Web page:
The Trump administration has also backed the expansion of Israeli Jewish settlements, no longer viewing them as illegal under international law, closed a Palestinian diplomatic office in Washington, D.C. – its de facto embassy – and withdrawn all funding for Palestinian-related aid projects including those focused on water resources and schools.
“We have had no better friend than President Trump,” Netanyahu, Israel’s leader, said before the plan’s release. “With this (White House) invitation, I think that the president is seeking to give Israel the peace and security that it deserves,” he added.
Last year, Netanyahu, in a sign of his government’s appreciation for Trump’s Israel policy moves, inaugurated a planned Israeli community named “Ramat Trump” in Hebrew, or “Trump Heights,” in the Golan Heights about 12 miles from Syria’s border.
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“Most Israeli Jews welcome (Trump’s peace plan), said Moshe Maoz, a Middle East expert at Hebrew University, in Jerusalem. “Particularly Netanyahu, who hopes that this would help him to do away with his indictments.”
Susie Gelman, chair of the Israel Policy Forum, a New York-based American Jewish organization that works for a negotiated two-state solution to the Israeli–Palestinian conflict, said that Trump’s plan will “provide the Israeli government with the excuse to proceed with unilateral moves such as annexing parts of the West Bank.” She said this would “place the future of Israeli-Palestinian peace in great jeopardy, thereby posing a serious risk to Israeli security and to Israel’s future as a Jewish and democratic state.”
But Michael Makovsky, president and CEO of the Jewish Institute for National Security of America, a Washington, D.C.-based pro-Israel think tank, said that it was important that Trump was following through on his promise to release the plan.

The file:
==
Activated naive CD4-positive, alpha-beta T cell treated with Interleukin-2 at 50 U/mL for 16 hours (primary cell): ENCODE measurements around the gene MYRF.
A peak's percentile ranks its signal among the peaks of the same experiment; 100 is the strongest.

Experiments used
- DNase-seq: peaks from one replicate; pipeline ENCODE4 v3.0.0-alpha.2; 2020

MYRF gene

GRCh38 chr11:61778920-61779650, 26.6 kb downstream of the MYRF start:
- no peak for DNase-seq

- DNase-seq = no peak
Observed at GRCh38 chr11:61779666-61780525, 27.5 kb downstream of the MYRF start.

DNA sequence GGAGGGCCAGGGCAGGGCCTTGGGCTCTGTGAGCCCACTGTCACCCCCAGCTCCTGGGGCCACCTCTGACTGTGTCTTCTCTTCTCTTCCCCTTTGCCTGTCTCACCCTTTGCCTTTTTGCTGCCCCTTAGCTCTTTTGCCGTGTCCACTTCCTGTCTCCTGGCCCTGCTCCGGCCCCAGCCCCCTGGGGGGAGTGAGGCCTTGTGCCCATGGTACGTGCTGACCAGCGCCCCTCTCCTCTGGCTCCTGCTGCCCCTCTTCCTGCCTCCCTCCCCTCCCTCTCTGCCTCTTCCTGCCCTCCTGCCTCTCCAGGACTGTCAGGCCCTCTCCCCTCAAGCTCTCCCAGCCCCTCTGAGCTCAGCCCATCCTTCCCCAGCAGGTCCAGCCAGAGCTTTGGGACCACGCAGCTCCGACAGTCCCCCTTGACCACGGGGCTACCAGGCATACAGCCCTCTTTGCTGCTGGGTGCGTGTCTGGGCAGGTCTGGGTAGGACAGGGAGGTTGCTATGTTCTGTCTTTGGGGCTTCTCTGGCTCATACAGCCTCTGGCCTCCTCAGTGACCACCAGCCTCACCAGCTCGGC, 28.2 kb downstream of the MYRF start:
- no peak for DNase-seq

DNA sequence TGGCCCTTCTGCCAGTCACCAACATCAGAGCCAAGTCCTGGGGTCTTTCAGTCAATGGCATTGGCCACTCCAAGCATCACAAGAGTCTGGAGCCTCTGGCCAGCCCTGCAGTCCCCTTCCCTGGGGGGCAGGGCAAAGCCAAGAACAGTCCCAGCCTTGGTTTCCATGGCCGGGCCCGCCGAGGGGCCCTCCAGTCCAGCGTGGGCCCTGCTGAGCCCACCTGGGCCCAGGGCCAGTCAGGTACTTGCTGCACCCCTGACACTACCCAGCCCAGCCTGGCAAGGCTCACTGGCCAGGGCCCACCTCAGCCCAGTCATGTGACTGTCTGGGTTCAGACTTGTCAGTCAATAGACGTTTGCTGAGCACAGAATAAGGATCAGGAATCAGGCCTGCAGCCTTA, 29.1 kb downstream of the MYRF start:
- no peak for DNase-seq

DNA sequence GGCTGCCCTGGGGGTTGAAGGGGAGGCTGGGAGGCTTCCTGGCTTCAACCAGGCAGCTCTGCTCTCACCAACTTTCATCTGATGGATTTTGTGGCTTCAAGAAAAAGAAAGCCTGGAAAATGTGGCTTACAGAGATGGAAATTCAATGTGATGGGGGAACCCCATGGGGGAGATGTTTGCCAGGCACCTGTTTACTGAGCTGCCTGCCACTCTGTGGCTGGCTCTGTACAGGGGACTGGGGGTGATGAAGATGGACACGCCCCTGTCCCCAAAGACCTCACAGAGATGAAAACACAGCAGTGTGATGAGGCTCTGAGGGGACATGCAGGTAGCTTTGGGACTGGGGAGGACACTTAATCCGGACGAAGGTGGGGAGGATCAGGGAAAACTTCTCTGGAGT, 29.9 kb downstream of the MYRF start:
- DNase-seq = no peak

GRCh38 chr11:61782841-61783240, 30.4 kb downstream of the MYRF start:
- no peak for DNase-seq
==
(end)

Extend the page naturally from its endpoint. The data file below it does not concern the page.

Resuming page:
“What matters is the substance: It’s long past time that the U.S. introduce new parameters, ones that are more realistic than past efforts, that have hopefully learned the lessons of past failures and can form the foundation of a successful effort.”
And Steve Scalise, R-La., praised Trump’s plan, saying it “provided a path to new negotiations and a lasting peace that preserves the Jewish state of Israel, and provides a path for a recognized Palestinian state.”
Still, Palestinians reacted negatively to the announcement.
“A reminder to the international community: Israel is an occupying power on the state of Palestine,” Saeb Erekat, a Palestinian diplomat, said in a WhatsApp message before the plan’s release. “Any deal … that ignores this fact, will be recorded in history as the ‘Fraud of the Century.”’
Mustafa Barghouti, a former Palestinian lawmaker and onetime presidential candidate, said that “it is a very bad plan for peace. It will … consolidate a system of Israeli apartheid against Palestinians. That’s not sustainable.”
Palestinian Prime Minister Mohammad Shtayyeh denounced the long-anticipated Trump administration peace proposal as a plan that violates international law and “comes from a party that has lost its credibility to be an honest broker in a serious and genuine political process.”